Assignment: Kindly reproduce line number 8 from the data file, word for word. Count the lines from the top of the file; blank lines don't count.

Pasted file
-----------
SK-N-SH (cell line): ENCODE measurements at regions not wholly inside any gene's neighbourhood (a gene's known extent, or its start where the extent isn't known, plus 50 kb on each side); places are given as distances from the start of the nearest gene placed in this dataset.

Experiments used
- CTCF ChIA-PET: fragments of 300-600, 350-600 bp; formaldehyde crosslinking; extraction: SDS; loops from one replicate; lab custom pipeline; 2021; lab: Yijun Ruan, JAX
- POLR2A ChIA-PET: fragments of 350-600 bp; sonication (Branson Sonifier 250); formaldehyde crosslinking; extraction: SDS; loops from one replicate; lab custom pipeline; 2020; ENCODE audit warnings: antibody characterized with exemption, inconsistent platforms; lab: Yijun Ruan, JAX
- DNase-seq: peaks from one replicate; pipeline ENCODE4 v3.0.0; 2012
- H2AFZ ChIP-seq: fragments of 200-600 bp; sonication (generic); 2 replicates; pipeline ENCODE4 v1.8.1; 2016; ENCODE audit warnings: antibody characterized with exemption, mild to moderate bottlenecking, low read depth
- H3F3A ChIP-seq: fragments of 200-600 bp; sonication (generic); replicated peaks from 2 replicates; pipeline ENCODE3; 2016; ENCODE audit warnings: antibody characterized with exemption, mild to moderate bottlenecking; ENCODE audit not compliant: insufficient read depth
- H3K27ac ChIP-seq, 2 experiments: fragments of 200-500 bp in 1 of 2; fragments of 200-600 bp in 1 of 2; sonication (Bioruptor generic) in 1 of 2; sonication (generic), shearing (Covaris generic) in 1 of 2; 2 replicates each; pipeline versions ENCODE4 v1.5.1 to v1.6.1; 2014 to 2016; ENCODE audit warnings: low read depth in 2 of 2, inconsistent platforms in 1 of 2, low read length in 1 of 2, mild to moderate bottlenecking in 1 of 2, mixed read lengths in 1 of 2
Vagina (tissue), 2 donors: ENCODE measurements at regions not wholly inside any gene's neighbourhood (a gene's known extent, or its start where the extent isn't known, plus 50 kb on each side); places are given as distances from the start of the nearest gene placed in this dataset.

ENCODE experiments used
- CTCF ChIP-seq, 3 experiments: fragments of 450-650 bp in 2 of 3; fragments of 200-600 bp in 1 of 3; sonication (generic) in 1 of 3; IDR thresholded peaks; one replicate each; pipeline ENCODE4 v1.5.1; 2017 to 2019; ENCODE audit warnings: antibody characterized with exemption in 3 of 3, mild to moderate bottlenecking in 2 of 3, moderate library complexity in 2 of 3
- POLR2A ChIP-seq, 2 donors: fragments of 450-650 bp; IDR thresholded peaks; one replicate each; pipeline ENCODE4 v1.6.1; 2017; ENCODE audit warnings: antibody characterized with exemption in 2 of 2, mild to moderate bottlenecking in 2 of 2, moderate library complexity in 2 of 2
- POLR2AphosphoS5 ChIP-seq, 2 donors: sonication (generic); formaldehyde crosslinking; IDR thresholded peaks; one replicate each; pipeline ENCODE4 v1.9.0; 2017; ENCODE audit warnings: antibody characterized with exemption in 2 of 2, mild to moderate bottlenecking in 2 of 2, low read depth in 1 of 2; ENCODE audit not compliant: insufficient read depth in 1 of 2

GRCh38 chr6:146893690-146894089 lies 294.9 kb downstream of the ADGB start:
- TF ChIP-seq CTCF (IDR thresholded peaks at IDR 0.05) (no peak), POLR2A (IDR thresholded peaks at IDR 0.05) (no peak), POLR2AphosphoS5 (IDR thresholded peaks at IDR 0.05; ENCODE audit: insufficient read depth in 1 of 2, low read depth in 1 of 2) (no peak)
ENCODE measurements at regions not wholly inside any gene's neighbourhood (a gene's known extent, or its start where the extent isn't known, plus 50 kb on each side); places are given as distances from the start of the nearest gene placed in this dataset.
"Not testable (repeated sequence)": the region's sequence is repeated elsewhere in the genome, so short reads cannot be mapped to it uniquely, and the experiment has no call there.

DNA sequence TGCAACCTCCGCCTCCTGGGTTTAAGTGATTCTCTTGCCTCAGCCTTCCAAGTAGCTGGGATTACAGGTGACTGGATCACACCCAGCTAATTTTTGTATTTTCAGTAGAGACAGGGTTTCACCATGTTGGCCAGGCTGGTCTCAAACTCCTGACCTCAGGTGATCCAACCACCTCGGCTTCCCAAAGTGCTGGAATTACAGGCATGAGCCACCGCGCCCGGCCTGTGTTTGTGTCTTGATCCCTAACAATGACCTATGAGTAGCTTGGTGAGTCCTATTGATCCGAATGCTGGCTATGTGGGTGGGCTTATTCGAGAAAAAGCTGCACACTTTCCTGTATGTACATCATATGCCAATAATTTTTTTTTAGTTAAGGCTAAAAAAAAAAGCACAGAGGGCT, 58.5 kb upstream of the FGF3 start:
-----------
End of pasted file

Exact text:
- H3K27ac ChIP-seq, 2 experiments: fragments of 200-500 bp in 1 of 2; fragments of 200-600 bp in 1 of 2; sonication (Bioruptor generic) in 1 of 2; sonication (generic), shearing (Covaris generic) in 1 of 2; 2 replicates each; pipeline versions ENCODE4 v1.5.1 to v1.6.1; 2014 to 2016; ENCODE audit warnings: low read depth in 2 of 2, inconsistent platforms in 1 of 2, low read length in 1 of 2, mild to moderate bottlenecking in 1 of 2, mixed read lengths in 1 of 2